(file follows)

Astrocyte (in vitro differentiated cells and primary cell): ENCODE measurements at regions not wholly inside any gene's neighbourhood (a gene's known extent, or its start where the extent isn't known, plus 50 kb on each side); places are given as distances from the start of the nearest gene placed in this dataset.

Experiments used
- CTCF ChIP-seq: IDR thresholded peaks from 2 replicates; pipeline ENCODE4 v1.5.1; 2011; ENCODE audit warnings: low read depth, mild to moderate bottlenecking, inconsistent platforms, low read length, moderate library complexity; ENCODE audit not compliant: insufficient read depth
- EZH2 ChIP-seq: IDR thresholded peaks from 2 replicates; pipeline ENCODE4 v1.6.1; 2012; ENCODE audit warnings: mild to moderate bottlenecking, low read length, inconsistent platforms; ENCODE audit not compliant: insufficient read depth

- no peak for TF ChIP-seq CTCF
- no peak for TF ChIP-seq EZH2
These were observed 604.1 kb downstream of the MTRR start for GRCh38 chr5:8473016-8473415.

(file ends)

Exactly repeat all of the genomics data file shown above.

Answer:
Astrocyte (in vitro differentiated cells and primary cell): ENCODE measurements at regions not wholly inside any gene's neighbourhood (a gene's known extent, or its start where the extent isn't known, plus 50 kb on each side); places are given as distances from the start of the nearest gene placed in this dataset.

Experiments used
- CTCF ChIP-seq: IDR thresholded peaks from 2 replicates; pipeline ENCODE4 v1.5.1; 2011; ENCODE audit warnings: low read depth, mild to moderate bottlenecking, inconsistent platforms, low read length, moderate library complexity; ENCODE audit not compliant: insufficient read depth
- EZH2 ChIP-seq: IDR thresholded peaks from 2 replicates; pipeline ENCODE4 v1.6.1; 2012; ENCODE audit warnings: mild to moderate bottlenecking, low read length, inconsistent platforms; ENCODE audit not compliant: insufficient read depth

- no peak for TF ChIP-seq CTCF
- no peak for TF ChIP-seq EZH2
These were observed 604.1 kb downstream of the MTRR start for GRCh38 chr5:8473016-8473415.